Being Effective Through Weekly Planning

Weekly planning is an important activity that should be a habit for every business professional. Neglecting it can cost you in the long run, and even in the short run.

I have a recurring Friday appointment with myself for doing my weekly planning. Doing it on a Friday gives me a chance to do anything I may have overlooked during the week. I've found that it helps me to have peace and quiet (closed office door), but you may like some background music.

For mobile workers: If you travel a lot, you will probably want to have your planning material with you. (You can generally keep it all on your PDA or paper planner or combo of both.) I've sometimes done a good part of my weekly planning while on an airplane flight back home, using a weekly planning checklist on my Pocket PC to guide me (can do with a Palm device, too).

Before you do any actual planning, it's important to do a good review of the week to see if you've missed anything. This review would include going through all of your inboxes, physical as well as electronic, to look at memos, notes to yourself (including yellow stickies), and anything where you've put info that you might need to do something with. If you haven't implemented David Allen's recommendation on keeping your email inbox empty (I confess to guilty on this one), you'll want to look at all the email that came in during the week to ensure you haven't forgotten to flag any you have action on.

I also like to go through my Task list to see if there are any tasks I intended to complete but didn't. I also check to see if I need to rephrase any of the tasks to ensure they are really action-oriented.

After doing the review, it's time to get into to examining every Active Project to ensure that you identify a Next Action for each one. This is also a good time to double-check that you have defined a clear Successful Outcome for each project. This should be followed by looking at each of your Someday and Maybe items to see if there are any that need to become Active Projects (or even eliminated).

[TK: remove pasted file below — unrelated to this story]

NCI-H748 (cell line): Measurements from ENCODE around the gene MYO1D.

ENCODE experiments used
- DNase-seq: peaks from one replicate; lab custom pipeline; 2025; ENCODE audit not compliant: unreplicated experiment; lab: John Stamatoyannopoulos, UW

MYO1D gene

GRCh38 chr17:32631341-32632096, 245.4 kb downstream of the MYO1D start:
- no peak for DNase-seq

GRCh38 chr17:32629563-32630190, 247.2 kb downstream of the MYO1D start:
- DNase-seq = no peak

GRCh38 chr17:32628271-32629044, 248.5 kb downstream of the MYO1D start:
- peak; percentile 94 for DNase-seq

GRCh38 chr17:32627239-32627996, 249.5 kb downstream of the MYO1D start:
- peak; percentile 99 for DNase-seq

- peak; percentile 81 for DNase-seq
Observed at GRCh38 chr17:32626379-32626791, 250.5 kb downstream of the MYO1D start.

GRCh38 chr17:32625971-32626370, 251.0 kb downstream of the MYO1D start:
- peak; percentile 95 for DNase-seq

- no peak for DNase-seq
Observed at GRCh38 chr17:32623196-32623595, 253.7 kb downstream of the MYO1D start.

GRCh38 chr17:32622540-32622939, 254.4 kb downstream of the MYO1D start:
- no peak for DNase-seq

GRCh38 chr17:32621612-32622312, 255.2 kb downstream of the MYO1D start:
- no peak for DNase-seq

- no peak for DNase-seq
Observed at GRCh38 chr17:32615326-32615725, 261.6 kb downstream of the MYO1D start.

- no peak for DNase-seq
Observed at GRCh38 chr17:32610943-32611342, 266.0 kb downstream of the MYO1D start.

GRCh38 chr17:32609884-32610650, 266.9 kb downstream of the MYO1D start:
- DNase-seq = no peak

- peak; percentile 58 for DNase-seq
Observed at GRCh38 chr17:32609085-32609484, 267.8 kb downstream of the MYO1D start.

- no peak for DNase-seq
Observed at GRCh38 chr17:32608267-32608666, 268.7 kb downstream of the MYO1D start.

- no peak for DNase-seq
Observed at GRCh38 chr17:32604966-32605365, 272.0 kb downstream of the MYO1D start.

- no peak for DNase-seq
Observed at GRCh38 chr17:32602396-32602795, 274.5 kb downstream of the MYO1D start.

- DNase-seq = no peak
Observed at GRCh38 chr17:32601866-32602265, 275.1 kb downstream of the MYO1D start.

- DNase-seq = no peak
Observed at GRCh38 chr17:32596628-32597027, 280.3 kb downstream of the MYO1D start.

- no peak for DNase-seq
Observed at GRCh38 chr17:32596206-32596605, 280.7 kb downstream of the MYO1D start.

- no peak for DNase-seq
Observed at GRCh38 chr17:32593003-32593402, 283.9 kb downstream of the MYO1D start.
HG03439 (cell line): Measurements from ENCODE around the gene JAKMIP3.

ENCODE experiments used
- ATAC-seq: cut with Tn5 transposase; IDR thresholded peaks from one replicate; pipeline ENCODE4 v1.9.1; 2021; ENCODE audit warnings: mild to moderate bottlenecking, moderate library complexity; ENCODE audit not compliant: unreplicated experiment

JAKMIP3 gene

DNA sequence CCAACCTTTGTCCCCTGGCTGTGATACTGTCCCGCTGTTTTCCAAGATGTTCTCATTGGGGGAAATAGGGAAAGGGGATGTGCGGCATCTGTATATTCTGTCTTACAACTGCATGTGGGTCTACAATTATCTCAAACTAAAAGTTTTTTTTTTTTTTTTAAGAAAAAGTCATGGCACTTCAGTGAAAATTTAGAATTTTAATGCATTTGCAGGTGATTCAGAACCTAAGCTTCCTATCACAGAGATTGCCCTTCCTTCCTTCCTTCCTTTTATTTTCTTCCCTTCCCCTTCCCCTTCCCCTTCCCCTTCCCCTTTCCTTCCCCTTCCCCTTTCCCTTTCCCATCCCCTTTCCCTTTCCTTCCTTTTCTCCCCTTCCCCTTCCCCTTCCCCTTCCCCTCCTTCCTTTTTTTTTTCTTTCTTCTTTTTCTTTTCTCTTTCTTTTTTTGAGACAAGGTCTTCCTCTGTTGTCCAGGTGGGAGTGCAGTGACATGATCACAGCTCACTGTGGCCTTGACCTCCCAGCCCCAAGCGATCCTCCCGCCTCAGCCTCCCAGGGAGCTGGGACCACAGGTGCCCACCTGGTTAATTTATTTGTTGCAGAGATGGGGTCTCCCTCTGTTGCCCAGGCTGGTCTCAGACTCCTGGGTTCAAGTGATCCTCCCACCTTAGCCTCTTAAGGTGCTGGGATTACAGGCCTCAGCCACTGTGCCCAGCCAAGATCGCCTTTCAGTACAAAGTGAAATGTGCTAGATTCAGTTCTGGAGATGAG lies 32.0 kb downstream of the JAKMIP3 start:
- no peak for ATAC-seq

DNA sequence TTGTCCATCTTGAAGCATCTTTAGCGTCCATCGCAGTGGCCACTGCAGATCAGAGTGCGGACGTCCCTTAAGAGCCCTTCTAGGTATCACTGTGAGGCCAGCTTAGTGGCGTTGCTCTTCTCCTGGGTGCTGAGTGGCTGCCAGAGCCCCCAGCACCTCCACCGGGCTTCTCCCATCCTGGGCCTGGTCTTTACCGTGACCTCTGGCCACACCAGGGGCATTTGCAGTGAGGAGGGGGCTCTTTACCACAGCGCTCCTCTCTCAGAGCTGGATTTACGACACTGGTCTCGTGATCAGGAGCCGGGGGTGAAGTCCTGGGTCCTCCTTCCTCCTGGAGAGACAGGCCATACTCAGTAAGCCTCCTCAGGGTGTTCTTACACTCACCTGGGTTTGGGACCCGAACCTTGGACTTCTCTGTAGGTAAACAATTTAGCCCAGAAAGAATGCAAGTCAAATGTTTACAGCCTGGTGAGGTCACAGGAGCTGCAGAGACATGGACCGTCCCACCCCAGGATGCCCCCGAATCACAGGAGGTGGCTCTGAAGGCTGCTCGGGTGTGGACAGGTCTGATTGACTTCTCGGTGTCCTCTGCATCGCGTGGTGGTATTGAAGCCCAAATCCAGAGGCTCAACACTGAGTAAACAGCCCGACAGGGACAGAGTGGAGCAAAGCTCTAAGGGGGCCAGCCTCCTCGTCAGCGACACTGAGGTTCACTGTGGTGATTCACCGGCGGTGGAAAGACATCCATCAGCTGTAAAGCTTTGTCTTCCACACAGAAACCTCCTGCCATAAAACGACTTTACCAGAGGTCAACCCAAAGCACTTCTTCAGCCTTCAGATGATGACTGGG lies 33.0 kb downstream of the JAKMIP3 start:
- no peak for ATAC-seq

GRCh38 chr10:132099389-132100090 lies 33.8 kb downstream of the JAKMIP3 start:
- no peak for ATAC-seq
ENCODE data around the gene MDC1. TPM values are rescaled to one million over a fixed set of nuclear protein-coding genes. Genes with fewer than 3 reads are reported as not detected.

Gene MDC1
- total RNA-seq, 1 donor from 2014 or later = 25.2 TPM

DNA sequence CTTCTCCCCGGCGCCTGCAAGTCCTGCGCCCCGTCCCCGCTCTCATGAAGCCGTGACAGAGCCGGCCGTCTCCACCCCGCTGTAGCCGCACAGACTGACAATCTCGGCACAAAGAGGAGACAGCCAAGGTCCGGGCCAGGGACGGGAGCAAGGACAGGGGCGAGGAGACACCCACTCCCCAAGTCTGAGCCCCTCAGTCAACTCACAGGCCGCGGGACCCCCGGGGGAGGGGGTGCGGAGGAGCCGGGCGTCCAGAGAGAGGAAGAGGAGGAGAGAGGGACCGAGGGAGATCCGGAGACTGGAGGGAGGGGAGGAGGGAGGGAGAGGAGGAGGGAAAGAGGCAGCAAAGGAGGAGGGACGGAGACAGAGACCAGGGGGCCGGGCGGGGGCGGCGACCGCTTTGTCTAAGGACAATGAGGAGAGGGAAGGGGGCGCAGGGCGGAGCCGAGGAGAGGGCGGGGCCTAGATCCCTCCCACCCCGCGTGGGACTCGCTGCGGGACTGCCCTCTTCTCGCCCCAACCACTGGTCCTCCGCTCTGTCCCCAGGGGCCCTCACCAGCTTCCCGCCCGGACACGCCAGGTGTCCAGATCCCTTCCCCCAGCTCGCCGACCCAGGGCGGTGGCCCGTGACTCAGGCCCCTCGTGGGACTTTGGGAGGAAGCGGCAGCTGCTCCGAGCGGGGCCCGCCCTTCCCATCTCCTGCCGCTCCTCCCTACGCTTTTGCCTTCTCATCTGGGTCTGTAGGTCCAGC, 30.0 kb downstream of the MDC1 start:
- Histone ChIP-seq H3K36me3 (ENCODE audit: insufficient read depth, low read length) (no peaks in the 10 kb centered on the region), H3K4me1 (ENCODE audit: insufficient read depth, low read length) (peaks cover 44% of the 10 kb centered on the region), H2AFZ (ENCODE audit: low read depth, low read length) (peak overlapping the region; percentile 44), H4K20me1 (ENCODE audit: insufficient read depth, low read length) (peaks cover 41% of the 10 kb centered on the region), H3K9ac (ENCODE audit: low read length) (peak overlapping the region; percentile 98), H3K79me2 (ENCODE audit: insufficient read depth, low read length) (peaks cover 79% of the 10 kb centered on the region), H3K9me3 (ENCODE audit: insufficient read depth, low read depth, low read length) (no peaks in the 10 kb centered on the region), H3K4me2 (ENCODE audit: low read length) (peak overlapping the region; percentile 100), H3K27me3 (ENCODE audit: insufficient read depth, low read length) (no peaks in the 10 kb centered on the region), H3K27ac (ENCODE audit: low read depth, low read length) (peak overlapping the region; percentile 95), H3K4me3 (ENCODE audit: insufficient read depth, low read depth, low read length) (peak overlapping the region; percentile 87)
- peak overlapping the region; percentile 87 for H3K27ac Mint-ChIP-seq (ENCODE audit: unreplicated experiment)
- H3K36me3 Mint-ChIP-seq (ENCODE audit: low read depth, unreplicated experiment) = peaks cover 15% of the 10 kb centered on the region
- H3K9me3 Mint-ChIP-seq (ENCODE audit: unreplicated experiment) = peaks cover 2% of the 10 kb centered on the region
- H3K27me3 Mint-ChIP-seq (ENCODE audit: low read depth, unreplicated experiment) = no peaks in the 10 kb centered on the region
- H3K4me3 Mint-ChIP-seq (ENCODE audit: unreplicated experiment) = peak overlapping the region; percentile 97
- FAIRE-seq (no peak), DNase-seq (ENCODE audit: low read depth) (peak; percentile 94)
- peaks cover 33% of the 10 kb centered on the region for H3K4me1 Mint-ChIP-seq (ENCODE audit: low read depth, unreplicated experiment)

For more information on managing tasks and projects, see the following pages: Managing Tasks and Managing Projects.

Those familiar with Covey's The 7 Habits of Highly Effective People already know that a key part of weekly planning is to Review Your Roles (such as Active Learner, Consultant, Financial Planner, ...) and identify the "Big Rocks" for selected ones. Invariably when I do this I think of something I should do during the following week that is not already on my Task list. Often it's something like "Have lunch with ..." or "Get away for the weekend," but it's something I feel like I need to do in a specific role. The weekly planning session is also an excellent time to review your mission and also your goals, to see if you're on target with your goals and to take action if not.

After I've done this, I review upcoming appointments to see if there are any meetings or deadlines I need to prepare for. This is also when I review my Tickler mechanisms (folders, for example).

Note that it's a good practice to show project deadlines on your calendar. The way I like to do this is with an all-day appointment.

The final steps in the process are to identify Focus Items and to consider scheduling time for the most important tasks. I generally add my "Big Rocks" to my !Focus category or schedule them for a specific day and/or time (sometimes just as an all-day appointment). You should also consider setting aside time to work on specific projects or to do specific types of work (such as @Computer tasks).

Consistent and thorough weekly planning can help put you and keep you on top of your game. Hopefully the tips provided herein will help you in your weekly planning.



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© 2007 - 2008 Bruce Keener


Getting Started


Prioritizing Tasks

Managing Tasks

Managing Projects

Planning Your Week


Problem Solving


Goal Setting

Insights from the Wise

The Big Picture


Keeping Useful Lists

Effective Writing




GTD Add-in for Outlook

PlanPlus for Outlook

Timesaving Tools for Macs

Recommended Software



Recommended Books